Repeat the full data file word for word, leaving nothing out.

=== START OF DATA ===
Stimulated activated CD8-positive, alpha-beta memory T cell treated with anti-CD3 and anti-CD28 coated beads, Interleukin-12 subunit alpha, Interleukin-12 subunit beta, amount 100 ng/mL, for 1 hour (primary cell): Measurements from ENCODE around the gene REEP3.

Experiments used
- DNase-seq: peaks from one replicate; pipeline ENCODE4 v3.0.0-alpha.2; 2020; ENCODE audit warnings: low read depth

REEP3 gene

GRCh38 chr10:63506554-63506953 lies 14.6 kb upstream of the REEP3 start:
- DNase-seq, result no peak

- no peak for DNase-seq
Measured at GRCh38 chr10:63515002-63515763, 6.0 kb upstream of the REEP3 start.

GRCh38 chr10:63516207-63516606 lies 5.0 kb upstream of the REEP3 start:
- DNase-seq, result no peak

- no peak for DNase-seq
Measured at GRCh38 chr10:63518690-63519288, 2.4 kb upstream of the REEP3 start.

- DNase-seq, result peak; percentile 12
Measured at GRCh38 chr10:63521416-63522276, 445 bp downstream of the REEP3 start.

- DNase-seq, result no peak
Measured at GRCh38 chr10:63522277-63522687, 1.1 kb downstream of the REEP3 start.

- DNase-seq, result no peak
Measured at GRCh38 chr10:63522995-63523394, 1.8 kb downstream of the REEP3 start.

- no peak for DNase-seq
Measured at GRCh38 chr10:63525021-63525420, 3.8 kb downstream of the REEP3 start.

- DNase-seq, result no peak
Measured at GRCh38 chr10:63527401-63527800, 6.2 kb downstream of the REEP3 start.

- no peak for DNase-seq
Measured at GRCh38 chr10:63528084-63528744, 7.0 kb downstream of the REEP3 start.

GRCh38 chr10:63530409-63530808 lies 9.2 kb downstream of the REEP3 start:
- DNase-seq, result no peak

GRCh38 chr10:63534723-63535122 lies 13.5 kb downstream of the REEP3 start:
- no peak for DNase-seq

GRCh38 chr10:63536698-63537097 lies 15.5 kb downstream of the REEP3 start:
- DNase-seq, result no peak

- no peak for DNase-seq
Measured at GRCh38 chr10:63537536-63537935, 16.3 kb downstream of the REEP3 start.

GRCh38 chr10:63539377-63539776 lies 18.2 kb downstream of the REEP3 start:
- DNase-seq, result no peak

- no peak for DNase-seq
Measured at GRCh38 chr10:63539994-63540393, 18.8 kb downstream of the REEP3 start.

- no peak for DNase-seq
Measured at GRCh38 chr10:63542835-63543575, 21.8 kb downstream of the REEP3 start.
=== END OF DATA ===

Stimulated activated CD8-positive, alpha-beta memory T cell treated with anti-CD3 and anti-CD28 coated beads, Interleukin-12 subunit alpha, Interleukin-12 subunit beta, amount 100 ng/mL, for 1 hour (primary cell): Measurements from ENCODE around the gene REEP3.

Experiments used
- DNase-seq: peaks from one replicate; pipeline ENCODE4 v3.0.0-alpha.2; 2020; ENCODE audit warnings: low read depth

REEP3 gene

GRCh38 chr10:63506554-63506953 lies 14.6 kb upstream of the REEP3 start:
- DNase-seq, result no peak

- no peak for DNase-seq
Measured at GRCh38 chr10:63515002-63515763, 6.0 kb upstream of the REEP3 start.

GRCh38 chr10:63516207-63516606 lies 5.0 kb upstream of the REEP3 start:
- DNase-seq, result no peak

- no peak for DNase-seq
Measured at GRCh38 chr10:63518690-63519288, 2.4 kb upstream of the REEP3 start.

- DNase-seq, result peak; percentile 12
Measured at GRCh38 chr10:63521416-63522276, 445 bp downstream of the REEP3 start.

- DNase-seq, result no peak
Measured at GRCh38 chr10:63522277-63522687, 1.1 kb downstream of the REEP3 start.

- DNase-seq, result no peak
Measured at GRCh38 chr10:63522995-63523394, 1.8 kb downstream of the REEP3 start.

- no peak for DNase-seq
Measured at GRCh38 chr10:63525021-63525420, 3.8 kb downstream of the REEP3 start.

- DNase-seq, result no peak
Measured at GRCh38 chr10:63527401-63527800, 6.2 kb downstream of the REEP3 start.

- no peak for DNase-seq
Measured at GRCh38 chr10:63528084-63528744, 7.0 kb downstream of the REEP3 start.

GRCh38 chr10:63530409-63530808 lies 9.2 kb downstream of the REEP3 start:
- DNase-seq, result no peak

GRCh38 chr10:63534723-63535122 lies 13.5 kb downstream of the REEP3 start:
- no peak for DNase-seq

GRCh38 chr10:63536698-63537097 lies 15.5 kb downstream of the REEP3 start:
- DNase-seq, result no peak

- no peak for DNase-seq
Measured at GRCh38 chr10:63537536-63537935, 16.3 kb downstream of the REEP3 start.

GRCh38 chr10:63539377-63539776 lies 18.2 kb downstream of the REEP3 start:
- DNase-seq, result no peak

- no peak for DNase-seq
Measured at GRCh38 chr10:63539994-63540393, 18.8 kb downstream of the REEP3 start.

- no peak for DNase-seq
Measured at GRCh38 chr10:63542835-63543575, 21.8 kb downstream of the REEP3 start.